Every week of the season, we’re going to take a look at the three biggest storylines surrounding Ball State Men’s Basketball, categorized in order of importance the same way basketball shots are: first a basic layup for the most obvious point, then a mid-range jumper and finally a bomb from deep three-point range for our most important storyline of the week.
Layup: The only place to start when you’re talking about Ball State basketball’s opening week is the emergence of two stars in Tayler Persons and Franko House. The pair has combined for 91 points in the team’s first two games, good for 57 percent of the team’s total point production.
Ball State has had talented rosters for the past several seasons, but has desperately tried to find players who can be relied on for buckets in must-have situations. If House and Persons can maintain this level of offense, it raises the ceiling of this year’s Cardinals to a new level.
Persons flashed his ability in his lone season at Northern Kentucky, leading the team in scoring and capturing Atlantic Sun Conference Freshman of the Year honors, but he is showcasing the developments he made during last season when he was required to sit out due to NCAA transfer rules.
He’s transformed his body, down from 230 pounds when he arrived to about 205 with just seven percent body fat, allowing him that extra degree of quickness to penetrate into the lane get around defenders. But he’s also polished his game, adding a three-point weapon he didn’t have at NKU where he shot just 18.5 percent from deep. So far this season, Persons has hit five of eight attempts, stretching the defense numerous other times with the threat of pulling from three.
House had a similar journey, and the reshaping of his body has been well documented. But his ability to shoot from the outside has really opened up his game, making defenders chase him around the floor.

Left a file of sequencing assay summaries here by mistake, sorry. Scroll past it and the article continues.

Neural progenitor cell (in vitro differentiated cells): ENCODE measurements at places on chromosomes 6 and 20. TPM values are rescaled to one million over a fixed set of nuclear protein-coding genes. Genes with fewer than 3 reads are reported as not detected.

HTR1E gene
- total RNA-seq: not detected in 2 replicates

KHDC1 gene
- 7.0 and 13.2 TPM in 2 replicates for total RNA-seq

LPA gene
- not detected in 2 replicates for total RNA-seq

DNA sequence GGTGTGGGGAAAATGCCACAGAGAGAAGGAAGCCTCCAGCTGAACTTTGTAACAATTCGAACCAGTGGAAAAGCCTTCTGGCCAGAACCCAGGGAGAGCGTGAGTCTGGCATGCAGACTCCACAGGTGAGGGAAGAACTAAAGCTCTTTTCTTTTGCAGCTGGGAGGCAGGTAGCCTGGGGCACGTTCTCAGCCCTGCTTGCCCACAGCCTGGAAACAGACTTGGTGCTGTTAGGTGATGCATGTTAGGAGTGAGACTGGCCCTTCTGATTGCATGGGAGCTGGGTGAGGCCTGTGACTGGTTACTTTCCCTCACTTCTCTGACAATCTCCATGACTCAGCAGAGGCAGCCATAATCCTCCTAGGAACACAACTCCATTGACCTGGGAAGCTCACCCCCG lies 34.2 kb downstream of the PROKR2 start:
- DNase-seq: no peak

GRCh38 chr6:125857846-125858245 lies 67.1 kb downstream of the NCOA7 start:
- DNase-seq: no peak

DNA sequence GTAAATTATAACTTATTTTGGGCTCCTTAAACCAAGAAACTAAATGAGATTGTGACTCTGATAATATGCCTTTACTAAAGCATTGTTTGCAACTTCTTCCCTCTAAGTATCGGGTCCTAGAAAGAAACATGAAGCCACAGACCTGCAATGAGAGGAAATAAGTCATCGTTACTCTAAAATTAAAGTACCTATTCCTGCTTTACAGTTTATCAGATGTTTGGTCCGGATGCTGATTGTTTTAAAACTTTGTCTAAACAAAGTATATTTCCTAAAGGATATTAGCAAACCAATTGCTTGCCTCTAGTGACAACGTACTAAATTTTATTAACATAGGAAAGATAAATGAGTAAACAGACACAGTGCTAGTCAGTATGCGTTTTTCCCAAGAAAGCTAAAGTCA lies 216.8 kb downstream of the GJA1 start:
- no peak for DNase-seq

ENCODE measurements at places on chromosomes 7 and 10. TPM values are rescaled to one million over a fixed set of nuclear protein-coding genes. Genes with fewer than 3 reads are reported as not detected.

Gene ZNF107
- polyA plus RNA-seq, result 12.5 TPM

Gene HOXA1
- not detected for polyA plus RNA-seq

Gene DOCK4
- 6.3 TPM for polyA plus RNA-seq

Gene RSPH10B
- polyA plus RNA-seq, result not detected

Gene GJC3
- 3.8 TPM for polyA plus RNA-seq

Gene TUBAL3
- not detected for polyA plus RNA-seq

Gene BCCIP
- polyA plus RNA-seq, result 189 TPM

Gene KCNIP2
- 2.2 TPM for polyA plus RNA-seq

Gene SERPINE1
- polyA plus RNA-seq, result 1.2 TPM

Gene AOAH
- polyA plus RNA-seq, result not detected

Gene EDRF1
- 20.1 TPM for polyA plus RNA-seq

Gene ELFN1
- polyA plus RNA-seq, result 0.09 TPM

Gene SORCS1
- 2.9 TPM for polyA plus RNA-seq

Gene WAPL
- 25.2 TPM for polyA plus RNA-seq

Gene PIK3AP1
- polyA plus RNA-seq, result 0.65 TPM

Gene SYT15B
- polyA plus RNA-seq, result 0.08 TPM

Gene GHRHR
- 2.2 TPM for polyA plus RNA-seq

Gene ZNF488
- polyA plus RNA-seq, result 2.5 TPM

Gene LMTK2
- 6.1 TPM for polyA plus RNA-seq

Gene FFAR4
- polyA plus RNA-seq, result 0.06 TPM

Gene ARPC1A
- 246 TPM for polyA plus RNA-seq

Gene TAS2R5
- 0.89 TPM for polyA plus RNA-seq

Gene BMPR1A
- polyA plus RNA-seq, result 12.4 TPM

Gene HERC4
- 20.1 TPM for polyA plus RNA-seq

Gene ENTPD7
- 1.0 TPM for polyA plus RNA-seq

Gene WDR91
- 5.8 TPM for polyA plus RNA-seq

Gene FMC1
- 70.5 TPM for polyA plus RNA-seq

When asked at media day if Cardinal fans could expect him to make more than just the three 3-point field goals he hit last season, House joked, “yeah in one game.” As a matter of fact, House did hit four three-point field goals in the team’s season opener against Saint Louis.
This is not to say House has gone away from his strength, which is still banging down in the paint. Through the pair of games, House has 20 rebounds and was counted on again and again for big buckets down low during Tuesday’s contest with Indiana State.
Mid-Range: The college basketball season stretches for nearly five months, with most teams playing upwards of 35 games. It’s a grind.
As all of the experienced coaches will tell you, the key is to never get too high or too low during the course of the season. This week’s mid-range jumper is the emotional roller-coaster of college basketball.
The opening game of the season came on the road against a team from the Atlantic 10 Conference in Saint Louis, who was a five seed in the NCAA Tournament as recently as 2014.
Yet the Cardinals dominated from start to finish, outclassing the Billikens in every facet of the 85-64 victory. It was a triumphant start to a promising season.
Then the Cardinals returned for their home-opener against rival Indiana State, in front of a sizable crowd in Worthen Arena. Emotions rode high as the game went to overtime, and tension turned to dejection after the 80-74 defeat.
The key will be observing what comes next, as Ball State travels to Alabama for arguably its most difficult non-conference game of the season. The team has shown the ability to compete with higher level teams, but will have to keep their emotions controlled to take care of business against the SEC foe.
Three-Pointer: When looking for reasons as to why this year’s Cardinals promise to be improved from a season ago, one aspect that has gone under-appreciated is their work on the offensive glass. Let’s take a look at Ball State’s offensive rebounding for our three-point bomb of the week.
Last season the team admittedly liked to play small lineups, closing games with Bo Calhoun (6-foot-7) and House (6-foot-6) as its biggest players. Regardless, the Cardinals struggled to generate extra possessions on the offensive glass. Statistically, Ball State ranked 293rd in offensive rebounds per game at 9.1.
Through two games this season, they have grabbed 25 offensive rebounds, up to 12.5 per contest. If that statistic holds, it would rank close to top 50 in the country.
Those offensive rebounds are even more effective when you consider the roster Ball State has, stocked top to bottom with knock down catch-and-shoot players. In the words of ESPN college basketball analyst Jay Bilas, “the best time to shoot a three is off of an offensive rebound.”
When combined with the extra possessions Ball State has gotten due to forcing 31 turnovers from opponents to this point, they give themselves a built-in advantage going into any matchup they face.
The real questions is if they can maintain these advantages, specifically against an Alabama team whose players won’t have a major size advantage over the Cardinals.
That contest is Friday, November 18th at 9 p.m. on the SEC Network and ESPN3.
Stay tuned to Chirp City and @bsusportslink on social media for full coverage!